Green Summit: ’You can’t punish people to net zero’, Andy Burnham says amid warning about missing targets

Mr Burnham spoke of his experiences with the Clean Air Zone and said he was ‘proud’ of Greater Manchester’s green progress, but one expert warned progress was actually very limited.
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Greater Manchester Mayor Andy Burnham has said he will not ‘punish people to net zero’ after experts warned that the city-region is ‘likely’ to miss its carbon-cutting targets.

The city-region is set to blow its carbon budget in two years, meaning it would emit more than its ‘fair share’ of carbon, according to science-based targets.

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The mayor told attendees at the Green Summit in Salford on Monday (October 17) that he is ‘really proud’ of the progress Greater Manchester is making.

But one expert who was tasked with creating Greater Manchester’s carbon budget said that there has been ‘very limited progress’ in cutting emissions.

What did Mr Burnham say about net zero?

Speaking to the Local Democracy Reporting Service, Mr Burnham reflected on what he learnt from the public backlash to the Clean Air Zone earlier this year. The controversial scheme, which would have seen the most polluting taxis, vans and other vehicles face daily charges, was paused and is under review.

Mr Burnham defended the decision to create a new incentive-led plan which would see all charges scrapped, pointing to the current cost of living crisis.

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He said: “I don’t think you can whack people to net zero with a big stick. I don’t think you can just punish people to net zero. Because I think if you try that, at the end of the day people will pull back and you get the resistance. You’ve got to give people incentives to change and make the right changes.”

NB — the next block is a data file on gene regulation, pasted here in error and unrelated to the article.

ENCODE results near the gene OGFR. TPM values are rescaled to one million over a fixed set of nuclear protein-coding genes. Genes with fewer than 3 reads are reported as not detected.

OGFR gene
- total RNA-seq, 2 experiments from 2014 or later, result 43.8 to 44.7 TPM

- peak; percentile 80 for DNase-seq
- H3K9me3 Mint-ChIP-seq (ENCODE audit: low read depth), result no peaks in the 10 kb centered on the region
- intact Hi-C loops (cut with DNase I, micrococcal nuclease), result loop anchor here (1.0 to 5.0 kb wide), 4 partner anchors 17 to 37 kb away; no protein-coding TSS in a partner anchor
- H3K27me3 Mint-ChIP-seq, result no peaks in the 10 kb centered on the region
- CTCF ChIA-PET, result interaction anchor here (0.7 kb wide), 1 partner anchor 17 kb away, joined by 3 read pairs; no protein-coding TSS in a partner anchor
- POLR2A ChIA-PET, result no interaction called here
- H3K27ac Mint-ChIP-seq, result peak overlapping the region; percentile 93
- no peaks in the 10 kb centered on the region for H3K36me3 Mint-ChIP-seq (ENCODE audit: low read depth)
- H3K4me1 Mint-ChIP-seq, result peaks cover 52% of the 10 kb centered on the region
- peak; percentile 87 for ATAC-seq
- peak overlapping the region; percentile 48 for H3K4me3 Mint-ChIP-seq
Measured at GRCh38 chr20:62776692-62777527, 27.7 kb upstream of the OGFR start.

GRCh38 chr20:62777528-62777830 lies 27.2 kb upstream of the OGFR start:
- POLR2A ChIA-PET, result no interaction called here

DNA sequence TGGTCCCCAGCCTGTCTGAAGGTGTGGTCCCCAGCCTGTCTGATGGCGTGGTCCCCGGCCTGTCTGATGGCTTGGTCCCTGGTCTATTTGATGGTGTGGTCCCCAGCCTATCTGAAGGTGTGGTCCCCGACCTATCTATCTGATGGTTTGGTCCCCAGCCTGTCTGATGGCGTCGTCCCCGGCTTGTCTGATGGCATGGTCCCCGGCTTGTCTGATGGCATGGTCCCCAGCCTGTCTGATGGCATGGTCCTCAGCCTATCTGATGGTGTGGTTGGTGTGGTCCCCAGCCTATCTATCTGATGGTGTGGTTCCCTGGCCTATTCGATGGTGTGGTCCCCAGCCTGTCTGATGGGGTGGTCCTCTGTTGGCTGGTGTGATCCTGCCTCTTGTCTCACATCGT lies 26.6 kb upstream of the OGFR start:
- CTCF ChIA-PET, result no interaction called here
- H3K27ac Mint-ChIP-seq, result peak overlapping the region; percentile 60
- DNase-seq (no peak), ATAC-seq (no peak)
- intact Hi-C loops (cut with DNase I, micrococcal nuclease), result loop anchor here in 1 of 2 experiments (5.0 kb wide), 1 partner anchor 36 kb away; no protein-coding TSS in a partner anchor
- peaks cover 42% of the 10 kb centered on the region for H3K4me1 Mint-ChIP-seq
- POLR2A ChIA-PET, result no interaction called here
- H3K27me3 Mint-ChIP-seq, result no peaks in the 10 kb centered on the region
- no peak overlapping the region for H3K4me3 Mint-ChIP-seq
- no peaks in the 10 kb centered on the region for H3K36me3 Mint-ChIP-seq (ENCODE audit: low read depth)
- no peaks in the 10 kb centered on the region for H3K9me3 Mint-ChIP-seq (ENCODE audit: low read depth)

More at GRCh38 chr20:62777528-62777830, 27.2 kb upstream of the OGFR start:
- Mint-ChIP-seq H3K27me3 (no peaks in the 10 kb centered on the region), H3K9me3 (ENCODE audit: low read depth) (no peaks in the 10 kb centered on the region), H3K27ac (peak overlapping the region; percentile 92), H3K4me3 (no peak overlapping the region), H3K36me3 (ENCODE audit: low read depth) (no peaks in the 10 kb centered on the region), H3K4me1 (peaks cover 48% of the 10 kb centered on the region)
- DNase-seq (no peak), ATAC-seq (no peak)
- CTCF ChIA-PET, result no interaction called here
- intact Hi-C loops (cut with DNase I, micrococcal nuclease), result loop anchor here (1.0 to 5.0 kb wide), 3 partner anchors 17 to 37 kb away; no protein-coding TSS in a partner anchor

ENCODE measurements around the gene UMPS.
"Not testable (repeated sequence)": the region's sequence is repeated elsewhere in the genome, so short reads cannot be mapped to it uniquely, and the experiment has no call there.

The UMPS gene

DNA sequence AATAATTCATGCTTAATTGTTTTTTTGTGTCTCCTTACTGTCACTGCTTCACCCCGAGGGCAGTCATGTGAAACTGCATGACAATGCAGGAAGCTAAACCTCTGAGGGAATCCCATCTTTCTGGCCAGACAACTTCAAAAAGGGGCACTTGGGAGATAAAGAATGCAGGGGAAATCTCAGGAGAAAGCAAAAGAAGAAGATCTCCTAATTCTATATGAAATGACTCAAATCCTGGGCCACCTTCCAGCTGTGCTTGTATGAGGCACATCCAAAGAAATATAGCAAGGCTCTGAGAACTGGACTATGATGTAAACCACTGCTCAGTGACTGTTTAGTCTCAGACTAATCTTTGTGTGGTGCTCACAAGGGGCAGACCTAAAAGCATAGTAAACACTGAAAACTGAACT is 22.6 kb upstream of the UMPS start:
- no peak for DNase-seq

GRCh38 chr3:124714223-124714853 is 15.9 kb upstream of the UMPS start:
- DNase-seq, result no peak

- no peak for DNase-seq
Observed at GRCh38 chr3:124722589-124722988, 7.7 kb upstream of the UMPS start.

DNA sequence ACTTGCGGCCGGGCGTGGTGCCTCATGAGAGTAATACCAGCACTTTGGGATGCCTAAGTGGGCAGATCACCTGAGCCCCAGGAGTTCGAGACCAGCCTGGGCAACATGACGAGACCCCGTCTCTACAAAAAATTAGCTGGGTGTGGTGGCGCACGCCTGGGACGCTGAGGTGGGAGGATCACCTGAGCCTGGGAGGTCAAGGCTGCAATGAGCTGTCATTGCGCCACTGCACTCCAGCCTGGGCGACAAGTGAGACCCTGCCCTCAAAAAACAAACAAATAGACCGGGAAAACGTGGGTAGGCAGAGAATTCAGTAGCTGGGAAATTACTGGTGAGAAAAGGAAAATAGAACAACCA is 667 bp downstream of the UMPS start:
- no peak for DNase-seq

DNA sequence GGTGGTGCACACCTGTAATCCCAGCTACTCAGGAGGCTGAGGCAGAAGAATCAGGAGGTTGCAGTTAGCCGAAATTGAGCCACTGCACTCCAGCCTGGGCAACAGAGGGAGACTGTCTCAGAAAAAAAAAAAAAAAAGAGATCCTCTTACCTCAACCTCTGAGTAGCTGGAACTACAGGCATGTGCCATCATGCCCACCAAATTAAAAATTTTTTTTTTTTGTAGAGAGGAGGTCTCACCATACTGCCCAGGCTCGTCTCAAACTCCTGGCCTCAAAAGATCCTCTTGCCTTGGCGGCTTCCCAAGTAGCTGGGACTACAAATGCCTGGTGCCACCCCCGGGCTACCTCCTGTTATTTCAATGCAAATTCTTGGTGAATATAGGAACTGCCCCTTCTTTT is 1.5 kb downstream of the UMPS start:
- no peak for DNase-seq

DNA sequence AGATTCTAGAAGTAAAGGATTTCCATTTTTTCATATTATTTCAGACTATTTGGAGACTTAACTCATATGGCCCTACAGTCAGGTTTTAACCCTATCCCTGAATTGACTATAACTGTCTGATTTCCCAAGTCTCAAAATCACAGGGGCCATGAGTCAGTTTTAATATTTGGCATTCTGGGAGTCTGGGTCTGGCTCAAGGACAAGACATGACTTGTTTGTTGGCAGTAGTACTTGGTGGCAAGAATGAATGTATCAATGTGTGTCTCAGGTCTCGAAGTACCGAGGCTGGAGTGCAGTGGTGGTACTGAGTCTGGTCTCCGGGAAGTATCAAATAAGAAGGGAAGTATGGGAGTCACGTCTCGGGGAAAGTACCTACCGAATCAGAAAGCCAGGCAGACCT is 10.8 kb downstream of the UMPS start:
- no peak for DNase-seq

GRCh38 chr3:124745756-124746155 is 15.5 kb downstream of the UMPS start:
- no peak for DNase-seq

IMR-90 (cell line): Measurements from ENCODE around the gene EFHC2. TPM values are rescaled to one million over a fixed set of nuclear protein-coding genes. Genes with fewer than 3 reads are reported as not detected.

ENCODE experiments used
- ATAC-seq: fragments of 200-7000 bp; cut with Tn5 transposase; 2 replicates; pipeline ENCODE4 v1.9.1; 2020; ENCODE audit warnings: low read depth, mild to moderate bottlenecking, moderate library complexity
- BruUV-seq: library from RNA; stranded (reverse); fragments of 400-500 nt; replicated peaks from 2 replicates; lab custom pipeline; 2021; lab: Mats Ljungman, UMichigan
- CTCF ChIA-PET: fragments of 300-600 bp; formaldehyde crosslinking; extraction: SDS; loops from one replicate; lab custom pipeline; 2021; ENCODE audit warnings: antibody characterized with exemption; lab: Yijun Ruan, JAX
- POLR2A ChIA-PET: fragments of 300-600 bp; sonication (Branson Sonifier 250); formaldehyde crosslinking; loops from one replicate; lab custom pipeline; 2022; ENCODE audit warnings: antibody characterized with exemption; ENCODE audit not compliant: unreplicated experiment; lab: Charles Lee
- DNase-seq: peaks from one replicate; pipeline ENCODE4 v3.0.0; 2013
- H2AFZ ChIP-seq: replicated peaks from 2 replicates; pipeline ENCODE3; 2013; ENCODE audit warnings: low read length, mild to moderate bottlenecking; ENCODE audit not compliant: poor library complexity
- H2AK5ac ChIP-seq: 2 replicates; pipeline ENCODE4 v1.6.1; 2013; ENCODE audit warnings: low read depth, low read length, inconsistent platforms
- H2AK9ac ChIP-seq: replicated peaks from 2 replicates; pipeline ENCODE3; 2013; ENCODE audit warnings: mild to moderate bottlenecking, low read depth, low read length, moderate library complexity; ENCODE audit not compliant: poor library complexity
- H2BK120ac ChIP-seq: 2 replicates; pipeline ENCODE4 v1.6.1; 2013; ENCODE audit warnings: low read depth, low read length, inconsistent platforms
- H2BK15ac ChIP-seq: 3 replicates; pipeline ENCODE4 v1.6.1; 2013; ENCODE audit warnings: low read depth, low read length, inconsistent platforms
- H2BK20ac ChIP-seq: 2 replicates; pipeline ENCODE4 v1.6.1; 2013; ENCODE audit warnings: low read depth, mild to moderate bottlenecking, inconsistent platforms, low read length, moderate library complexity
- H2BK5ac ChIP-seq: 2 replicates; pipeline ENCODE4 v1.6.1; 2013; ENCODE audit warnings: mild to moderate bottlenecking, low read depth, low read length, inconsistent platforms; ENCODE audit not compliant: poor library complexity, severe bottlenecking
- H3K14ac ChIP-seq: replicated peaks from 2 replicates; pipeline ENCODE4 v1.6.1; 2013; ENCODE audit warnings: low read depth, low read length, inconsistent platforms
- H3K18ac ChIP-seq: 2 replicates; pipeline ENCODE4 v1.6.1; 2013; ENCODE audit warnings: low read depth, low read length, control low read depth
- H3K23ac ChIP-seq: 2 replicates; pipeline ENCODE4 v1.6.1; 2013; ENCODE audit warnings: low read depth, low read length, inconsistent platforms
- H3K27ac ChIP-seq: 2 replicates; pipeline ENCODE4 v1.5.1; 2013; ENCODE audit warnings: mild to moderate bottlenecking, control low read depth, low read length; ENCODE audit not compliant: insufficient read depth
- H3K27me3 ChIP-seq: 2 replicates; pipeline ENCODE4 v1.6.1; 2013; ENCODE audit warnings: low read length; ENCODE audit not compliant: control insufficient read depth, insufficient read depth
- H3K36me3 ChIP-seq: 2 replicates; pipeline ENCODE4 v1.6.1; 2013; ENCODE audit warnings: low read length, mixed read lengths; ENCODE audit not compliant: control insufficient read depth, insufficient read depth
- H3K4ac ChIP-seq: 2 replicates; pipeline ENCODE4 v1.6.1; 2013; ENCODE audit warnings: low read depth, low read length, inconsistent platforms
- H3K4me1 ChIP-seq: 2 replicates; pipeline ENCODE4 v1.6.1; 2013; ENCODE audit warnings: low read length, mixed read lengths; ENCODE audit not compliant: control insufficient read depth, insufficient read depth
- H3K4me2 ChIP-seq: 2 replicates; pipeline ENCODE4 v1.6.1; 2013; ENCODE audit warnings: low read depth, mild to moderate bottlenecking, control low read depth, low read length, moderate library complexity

Opening the Green Summit, Mr Burnham said Greater Manchester will have the UK’s first net zero integrated public transport system within 10 years.

He also spoke of a ‘route map’ for retrofitting homes, a commitment to build 30,000 net zero homes for social rent by 2038 and new rules which would mean that all housing built from 2028 would have to be carbon neutral.

But he said the city-region must also ‘up our game’ on green energy as he announced a new taskforce which will explore local opportunities to harness renewable energy.

What did experts say about Greater Manchester’s carbon budget?

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However, Carly McLachlan, director of the Tyndall Centre which was tasked with calculating Greater Manchester’s carbon budget, gave a stark warning. She told the summit that the city-region’s carbon budget is ‘fast running out’.

Speaking to the Local Democracy Reporting Service, she explained that the decarbonisation of the electricity system across the country is doing a lot of the ‘heavy lifting’ in the overall reduction of carbon emissions currently.

She praised local initiatives to cut carbon emissions in Greater Manchester, but said they will not have any impact until they are delivered on a large scale.

Nevertheless, she said that the city-region should still be guided by the carbon budget and keep as close to the target as possible, even if it is used up before 2038, when Greater Manchester has committed to becoming net zero by.

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She said: “I think it should guide both the level of our ambition and the urgency of our ambition so we don’t get into talking about 2038 as this thing where we’ve got 16 years to sort it out. We absolutely don’t. The sorting it out has to be right now.”

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